Swimming Temperatures

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I designed this graphic specifically for my lifeguards and swimming instructors at all six of Virginia’s 4-H Centers. As the aquatics consultant for the state, I am constantly forwarding research and information from the American Red Cross to the Centers, but am not guaranteed that they are actually reading the hefty memorandums. Because water temperatures have changed recently (2012) and I have received reports of hypothermic swimmers, I decided that this information needed to be simplified and made visual. I chose to keep it in the same triad color scheme – turquoise, orange/yellow, and red – as is found at almost every pool and in American Red Cross literature. This should automatically signal to aquatics employees that this is about aquatic safety.

The goal of the large fonts and thermometer and swimmer graphics was to give the viewer a quick reference for the information – the ages and abilities are reflected in the art. You can look at it and gauge an appropriate temperature for each of the classes that day. I placed the actual guidelines below the large labels in a smaller font so that they do not take up too much of the graphics. To add interest, I placed the thermometer in the waves of the image and sorted the formal classes taught at our pools on the left and the informal trainings and workouts on the right.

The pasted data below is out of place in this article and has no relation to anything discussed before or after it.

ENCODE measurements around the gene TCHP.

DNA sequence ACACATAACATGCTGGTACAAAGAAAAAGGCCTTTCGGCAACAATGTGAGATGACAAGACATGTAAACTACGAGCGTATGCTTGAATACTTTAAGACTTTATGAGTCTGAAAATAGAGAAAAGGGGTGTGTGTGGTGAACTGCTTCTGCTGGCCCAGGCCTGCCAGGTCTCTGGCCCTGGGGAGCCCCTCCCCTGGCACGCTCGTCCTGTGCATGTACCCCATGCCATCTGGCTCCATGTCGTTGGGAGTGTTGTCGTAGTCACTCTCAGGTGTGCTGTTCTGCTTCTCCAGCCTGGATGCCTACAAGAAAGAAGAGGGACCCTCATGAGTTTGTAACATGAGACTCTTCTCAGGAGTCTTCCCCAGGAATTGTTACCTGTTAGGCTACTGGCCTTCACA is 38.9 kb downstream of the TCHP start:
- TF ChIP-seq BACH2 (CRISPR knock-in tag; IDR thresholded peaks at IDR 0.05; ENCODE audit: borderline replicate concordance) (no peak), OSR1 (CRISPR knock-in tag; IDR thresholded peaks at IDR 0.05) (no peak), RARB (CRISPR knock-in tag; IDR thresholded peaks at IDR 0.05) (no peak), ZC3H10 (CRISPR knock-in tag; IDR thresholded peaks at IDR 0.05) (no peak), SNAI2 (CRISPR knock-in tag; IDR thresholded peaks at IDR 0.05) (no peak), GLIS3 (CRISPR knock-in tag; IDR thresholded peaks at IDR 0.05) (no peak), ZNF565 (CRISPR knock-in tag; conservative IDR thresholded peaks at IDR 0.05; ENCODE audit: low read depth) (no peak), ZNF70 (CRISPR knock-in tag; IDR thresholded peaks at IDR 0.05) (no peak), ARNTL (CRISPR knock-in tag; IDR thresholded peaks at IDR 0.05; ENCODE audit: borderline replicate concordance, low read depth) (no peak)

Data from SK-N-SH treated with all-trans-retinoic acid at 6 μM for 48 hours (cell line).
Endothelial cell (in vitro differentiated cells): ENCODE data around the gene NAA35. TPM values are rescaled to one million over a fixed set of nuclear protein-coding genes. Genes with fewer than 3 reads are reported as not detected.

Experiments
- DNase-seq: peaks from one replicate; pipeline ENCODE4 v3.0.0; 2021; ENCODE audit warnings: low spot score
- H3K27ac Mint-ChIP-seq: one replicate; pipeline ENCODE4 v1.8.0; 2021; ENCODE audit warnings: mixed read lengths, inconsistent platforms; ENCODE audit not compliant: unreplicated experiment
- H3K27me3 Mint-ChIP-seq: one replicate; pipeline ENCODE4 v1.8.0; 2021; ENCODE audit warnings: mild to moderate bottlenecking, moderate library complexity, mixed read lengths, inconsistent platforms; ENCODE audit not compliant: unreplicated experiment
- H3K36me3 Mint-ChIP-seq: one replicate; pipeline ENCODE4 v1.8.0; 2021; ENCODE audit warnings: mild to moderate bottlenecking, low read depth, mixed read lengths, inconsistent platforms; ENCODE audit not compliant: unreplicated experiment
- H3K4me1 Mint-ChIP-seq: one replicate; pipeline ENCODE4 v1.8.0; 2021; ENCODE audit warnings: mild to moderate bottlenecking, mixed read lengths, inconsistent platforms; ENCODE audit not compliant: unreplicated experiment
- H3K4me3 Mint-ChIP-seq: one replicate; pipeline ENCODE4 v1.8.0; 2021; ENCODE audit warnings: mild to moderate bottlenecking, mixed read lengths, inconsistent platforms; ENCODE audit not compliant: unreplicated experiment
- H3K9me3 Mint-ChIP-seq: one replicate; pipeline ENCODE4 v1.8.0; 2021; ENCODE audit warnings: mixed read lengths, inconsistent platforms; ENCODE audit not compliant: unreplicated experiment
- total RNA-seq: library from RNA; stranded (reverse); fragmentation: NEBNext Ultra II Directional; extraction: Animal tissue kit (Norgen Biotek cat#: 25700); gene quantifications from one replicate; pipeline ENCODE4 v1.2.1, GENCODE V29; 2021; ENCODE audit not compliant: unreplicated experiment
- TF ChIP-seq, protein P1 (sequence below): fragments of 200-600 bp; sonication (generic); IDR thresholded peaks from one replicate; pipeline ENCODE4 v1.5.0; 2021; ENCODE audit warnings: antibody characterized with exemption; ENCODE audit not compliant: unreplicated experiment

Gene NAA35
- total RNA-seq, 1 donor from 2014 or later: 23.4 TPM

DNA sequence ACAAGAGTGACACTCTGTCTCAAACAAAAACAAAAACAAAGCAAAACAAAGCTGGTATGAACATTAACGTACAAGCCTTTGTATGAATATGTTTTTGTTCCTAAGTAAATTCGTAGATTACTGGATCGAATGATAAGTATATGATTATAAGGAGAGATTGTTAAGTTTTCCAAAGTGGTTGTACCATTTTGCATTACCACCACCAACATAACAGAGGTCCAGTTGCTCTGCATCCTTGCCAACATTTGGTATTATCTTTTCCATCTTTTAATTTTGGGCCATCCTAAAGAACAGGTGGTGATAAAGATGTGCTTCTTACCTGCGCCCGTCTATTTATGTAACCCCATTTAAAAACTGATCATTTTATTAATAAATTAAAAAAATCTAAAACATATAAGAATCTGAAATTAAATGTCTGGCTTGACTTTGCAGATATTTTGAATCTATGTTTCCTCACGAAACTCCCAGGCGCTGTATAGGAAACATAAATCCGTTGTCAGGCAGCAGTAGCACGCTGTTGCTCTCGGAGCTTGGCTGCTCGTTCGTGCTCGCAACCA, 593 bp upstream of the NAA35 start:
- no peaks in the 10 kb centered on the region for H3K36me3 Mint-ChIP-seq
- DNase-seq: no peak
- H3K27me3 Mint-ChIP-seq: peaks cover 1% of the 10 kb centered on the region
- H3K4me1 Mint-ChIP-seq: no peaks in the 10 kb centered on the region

Too often instructors and guards allow swimming when the composite (air + water) temperature is appropriate but the water temperature is well below 80 degrees Fahrenheit. I started the temperatures on the thermometer at 70 specifically for that reason – I wanted the viewer to see the space between the lowest advised temperature and 70 degrees. Likewise I spaced out the 80 and 90 degree points specifically to show that the range is primarily between those temperatures.

The main message I wanted to get across was that aquatics can be fun as long as it is safe. I used a lot of blue, images of happy participants, and smooth waves in the water to convey the safety found in appropriate temperatures. I wanted to imply that it is actually easy to know when the temperature is correct, so I made sure the specific science and the references were present on the page but not overpowering.  I felt that the thermometer, as a vertical line, called attention to the important factors of temperature and having the important information in red makes sure that my instructors are ready to teach!

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